Different Strategy

Now the Philistines had come and spread out in the Valley of Rephaim; so David inquired of the Lord, “Shall I go and attack the Philistines? Will you deliver them into my hands?”

The Lord answered him, “Go, for I will surely deliver the Philistines into your hands.”

So David went to Baal Perazim, and there he defeated them…

Once more the Philistines came up and spread out in the Valley of Rephaim; so David inquired of the Lord, and he answered, “Do not go straight up, but circle around behind them and attack them in front of the poplar trees. As soon as you hear the sound of marching in the tops of the poplar trees, move quickly, because that will mean the Lord has gone out in front of you to strike the Philistine army.” So David did as the Lord commanded him, and he struck down the Philistines all the way from Gibeon to Gezer.

1 Samuel 5:18-25

David had become King of Israel and the Philistines didn’t like it. So the Philistines came to the Valley of Rephaim to attack the army of Israel. David does what he had always done–inquire of the Lord. David was always checking in to see what the Lord wanted him to do.

What is so unusual and amazing about this time is that David checks in a second time. The Philistines were defeated in the first battle in the Valley of Rephaim, yet they amassed their army there a second time. They tried the attack King David and his army in the same place and in the same way.

Most of us, when faced with the same exact situation as last time, would just do what we did last time. What David did last time worked! Why not do it again? After all, the Philistines are in the same exact valley and are attacking in the same exact way. Let’s just do what we did last time and God will once again give us the victory, right?

But instead of just assuming that he knows the mind of the Lord, David decides to ask the Lord again what he should do. And to our surprise, the Lord gives a different response. God basically says, “Don’t do what you did last time. Instead, use this new battle strategy I am giving you.” So even though the situation looked identical to the last battle, God knew it would require a brand new strategy to get the victory.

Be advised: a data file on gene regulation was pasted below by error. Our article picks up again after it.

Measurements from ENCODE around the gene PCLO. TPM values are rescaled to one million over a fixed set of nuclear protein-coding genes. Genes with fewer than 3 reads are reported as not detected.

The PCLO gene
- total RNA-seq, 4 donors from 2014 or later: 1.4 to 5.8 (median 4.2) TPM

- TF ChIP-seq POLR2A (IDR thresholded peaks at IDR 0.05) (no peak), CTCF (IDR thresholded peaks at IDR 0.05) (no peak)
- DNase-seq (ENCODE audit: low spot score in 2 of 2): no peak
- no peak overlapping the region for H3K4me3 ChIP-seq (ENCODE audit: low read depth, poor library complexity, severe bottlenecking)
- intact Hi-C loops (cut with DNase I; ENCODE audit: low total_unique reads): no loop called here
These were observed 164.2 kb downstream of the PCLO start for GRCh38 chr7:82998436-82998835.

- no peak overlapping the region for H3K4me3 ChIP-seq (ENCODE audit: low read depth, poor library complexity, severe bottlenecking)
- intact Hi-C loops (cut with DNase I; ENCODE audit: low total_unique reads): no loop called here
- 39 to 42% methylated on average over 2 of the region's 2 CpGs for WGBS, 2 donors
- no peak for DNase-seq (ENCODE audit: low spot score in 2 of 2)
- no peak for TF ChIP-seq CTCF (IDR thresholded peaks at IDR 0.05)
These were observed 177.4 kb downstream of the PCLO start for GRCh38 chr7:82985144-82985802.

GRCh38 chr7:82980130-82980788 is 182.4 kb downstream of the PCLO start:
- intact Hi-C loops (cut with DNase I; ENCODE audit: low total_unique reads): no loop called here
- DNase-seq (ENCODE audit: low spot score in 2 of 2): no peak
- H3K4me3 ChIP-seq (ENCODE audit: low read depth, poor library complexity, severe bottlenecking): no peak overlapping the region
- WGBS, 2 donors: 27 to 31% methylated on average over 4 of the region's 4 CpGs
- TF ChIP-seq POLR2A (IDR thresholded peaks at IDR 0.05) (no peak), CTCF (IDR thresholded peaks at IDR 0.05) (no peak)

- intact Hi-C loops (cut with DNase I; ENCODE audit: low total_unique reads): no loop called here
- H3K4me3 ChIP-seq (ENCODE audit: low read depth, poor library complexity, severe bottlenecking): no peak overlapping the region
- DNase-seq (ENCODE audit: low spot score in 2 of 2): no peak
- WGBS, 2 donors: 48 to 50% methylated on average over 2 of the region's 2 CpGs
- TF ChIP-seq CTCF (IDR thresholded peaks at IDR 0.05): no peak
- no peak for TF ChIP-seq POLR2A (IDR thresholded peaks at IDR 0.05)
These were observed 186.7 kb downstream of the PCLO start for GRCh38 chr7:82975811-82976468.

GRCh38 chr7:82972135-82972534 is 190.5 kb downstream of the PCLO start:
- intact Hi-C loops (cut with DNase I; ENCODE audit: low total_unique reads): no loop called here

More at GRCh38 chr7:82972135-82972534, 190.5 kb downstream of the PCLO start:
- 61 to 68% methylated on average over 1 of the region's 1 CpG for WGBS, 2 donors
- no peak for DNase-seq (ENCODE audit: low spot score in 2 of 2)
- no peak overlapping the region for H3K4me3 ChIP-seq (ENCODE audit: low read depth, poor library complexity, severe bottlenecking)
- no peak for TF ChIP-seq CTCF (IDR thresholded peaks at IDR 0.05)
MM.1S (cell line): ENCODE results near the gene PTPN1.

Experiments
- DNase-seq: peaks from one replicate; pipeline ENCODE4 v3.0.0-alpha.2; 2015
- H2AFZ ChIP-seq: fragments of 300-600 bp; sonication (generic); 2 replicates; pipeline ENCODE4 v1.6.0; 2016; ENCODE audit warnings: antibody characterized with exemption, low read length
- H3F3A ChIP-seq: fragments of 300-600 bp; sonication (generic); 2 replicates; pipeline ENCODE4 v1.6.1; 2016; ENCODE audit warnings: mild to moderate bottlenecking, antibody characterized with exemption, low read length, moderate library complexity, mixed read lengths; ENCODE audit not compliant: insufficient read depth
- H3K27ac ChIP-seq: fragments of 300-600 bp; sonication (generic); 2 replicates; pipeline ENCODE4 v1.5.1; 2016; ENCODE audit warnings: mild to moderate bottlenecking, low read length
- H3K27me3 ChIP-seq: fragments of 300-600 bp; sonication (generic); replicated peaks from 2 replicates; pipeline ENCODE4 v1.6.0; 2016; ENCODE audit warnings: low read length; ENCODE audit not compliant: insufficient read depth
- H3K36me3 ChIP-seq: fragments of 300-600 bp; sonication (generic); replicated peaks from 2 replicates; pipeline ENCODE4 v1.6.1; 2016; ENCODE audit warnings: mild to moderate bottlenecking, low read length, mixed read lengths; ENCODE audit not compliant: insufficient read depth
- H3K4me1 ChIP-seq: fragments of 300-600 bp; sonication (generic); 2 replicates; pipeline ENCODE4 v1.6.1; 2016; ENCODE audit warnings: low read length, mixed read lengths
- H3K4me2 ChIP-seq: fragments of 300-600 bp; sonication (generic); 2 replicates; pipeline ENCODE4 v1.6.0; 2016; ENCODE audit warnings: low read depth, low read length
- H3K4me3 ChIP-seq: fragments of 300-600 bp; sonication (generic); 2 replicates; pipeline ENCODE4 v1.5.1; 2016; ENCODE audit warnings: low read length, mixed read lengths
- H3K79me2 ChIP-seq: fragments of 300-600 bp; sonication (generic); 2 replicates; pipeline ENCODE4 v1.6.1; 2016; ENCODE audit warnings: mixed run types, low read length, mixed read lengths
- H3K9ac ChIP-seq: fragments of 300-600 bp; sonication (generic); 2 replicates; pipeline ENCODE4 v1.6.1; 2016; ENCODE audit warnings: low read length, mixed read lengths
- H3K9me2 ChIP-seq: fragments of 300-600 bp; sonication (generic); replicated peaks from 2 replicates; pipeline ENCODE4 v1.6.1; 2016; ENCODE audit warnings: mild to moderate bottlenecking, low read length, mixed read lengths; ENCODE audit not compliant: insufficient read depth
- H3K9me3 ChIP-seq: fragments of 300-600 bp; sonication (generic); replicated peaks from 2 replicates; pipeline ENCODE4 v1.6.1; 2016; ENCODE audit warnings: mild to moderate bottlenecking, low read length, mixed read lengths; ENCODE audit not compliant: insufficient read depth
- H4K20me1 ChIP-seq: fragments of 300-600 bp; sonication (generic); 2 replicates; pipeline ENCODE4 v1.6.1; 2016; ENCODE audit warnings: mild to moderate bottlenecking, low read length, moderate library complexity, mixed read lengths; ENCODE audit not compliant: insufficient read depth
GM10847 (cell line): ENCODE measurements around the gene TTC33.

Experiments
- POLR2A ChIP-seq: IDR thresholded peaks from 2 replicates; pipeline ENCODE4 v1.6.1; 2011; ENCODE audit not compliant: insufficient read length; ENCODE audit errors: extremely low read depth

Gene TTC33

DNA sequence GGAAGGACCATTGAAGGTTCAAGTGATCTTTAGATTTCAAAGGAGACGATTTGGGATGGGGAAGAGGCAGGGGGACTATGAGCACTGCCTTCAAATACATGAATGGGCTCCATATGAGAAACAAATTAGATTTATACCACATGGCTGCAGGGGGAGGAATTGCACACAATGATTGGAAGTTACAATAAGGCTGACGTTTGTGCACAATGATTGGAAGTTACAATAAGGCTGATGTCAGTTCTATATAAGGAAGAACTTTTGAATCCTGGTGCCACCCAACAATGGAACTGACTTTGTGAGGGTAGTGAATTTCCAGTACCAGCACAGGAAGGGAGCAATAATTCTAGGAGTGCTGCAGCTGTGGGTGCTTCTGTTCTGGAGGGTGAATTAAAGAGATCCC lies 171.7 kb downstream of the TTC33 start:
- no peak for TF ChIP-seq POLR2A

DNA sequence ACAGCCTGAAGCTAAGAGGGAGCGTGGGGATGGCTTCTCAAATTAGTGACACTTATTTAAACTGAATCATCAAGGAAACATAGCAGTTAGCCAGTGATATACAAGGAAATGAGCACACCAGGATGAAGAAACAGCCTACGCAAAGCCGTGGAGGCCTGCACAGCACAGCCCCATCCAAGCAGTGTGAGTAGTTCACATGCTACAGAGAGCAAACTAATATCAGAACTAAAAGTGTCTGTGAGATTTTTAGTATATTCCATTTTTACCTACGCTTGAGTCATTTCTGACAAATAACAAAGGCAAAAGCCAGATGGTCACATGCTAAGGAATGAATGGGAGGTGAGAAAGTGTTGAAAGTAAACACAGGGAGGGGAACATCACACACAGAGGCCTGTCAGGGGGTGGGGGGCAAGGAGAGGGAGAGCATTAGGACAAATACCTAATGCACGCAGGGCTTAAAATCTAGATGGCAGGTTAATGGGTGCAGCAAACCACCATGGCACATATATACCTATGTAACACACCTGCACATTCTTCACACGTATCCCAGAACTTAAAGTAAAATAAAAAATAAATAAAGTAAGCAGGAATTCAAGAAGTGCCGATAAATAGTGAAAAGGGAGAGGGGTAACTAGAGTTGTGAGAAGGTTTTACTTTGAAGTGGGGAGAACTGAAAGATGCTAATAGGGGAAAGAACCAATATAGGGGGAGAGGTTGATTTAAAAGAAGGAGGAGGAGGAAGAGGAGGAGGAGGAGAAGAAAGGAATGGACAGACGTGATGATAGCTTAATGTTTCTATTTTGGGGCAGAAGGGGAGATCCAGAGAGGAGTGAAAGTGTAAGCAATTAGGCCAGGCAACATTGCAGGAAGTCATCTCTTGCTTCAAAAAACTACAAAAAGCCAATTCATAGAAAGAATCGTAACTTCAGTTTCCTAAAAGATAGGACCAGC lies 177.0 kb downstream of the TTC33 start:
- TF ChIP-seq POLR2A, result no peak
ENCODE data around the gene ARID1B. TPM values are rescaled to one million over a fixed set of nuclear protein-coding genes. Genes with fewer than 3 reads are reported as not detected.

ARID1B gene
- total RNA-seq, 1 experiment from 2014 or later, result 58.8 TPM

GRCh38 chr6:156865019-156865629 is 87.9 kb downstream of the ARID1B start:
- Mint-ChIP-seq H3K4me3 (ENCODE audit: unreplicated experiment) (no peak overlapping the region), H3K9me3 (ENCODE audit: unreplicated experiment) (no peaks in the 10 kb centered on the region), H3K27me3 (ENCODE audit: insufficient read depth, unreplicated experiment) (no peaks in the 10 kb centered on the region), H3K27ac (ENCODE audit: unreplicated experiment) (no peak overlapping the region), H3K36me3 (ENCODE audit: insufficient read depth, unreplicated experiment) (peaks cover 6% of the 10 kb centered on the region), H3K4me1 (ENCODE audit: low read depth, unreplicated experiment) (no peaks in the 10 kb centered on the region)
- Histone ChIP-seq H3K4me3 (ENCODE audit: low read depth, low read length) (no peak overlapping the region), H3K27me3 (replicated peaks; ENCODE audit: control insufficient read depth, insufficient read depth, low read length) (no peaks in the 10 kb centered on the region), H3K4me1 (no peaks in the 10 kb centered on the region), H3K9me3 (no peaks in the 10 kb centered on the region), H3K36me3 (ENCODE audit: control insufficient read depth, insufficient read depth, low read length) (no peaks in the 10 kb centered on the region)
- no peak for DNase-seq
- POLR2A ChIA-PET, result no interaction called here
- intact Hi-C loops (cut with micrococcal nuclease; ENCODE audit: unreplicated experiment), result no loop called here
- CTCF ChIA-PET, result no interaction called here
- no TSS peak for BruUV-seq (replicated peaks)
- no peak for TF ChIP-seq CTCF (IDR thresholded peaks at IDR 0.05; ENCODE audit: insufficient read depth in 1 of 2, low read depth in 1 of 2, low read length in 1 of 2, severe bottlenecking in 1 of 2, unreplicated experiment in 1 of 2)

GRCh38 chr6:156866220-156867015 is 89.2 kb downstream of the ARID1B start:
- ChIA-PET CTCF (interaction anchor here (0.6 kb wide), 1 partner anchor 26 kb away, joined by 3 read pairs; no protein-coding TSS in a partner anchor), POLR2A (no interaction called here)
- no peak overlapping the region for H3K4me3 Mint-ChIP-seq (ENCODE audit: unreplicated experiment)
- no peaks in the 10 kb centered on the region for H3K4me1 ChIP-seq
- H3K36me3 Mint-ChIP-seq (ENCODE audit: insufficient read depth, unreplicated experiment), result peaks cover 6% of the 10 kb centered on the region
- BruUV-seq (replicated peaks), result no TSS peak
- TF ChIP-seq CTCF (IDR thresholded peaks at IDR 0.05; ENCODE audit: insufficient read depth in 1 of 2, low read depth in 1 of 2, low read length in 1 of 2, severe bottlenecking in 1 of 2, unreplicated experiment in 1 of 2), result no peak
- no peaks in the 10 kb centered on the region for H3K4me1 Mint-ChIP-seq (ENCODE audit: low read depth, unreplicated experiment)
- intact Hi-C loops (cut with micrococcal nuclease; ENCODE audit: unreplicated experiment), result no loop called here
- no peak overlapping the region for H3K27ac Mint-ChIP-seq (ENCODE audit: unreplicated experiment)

This is a great model for those of us living the Christian life. While it is good to know biblical principles, if we think those principles are a substitute for interactive intimacy with the Lord, we’ll slide into the trap of living by the law. Instead, we need to continually check in with the Lord, even when current situations look identical to past situation. God can see things we can’t see.

This is why the apostle Paul encouraged the Galatians not to live by the flesh OR by the law. Both of those are ditches on either side of the road of faithfulness. He wanted them, instead, to walk in step with the Holy Spirit. Here’s how Paul said it:

You, my brothers and sisters, were called to be free. But do not use your freedom to indulge the flesh; rather, serve one another humbly in love. For the entire law is fulfilled in keeping this one command: “Love your neighbor as yourself.” If you bite and devour each other, watch out or you will be destroyed by each other.

So I say, walk by the Spirit, and you will not gratify the desires of the flesh. For the flesh desires what is contrary to the Spirit, and the Spirit what is contrary to the flesh. They are in conflict with each other, so that you are not to do whatever you want. But if you are led by the Spirit, you are not under the law.

Galatians 5:13-18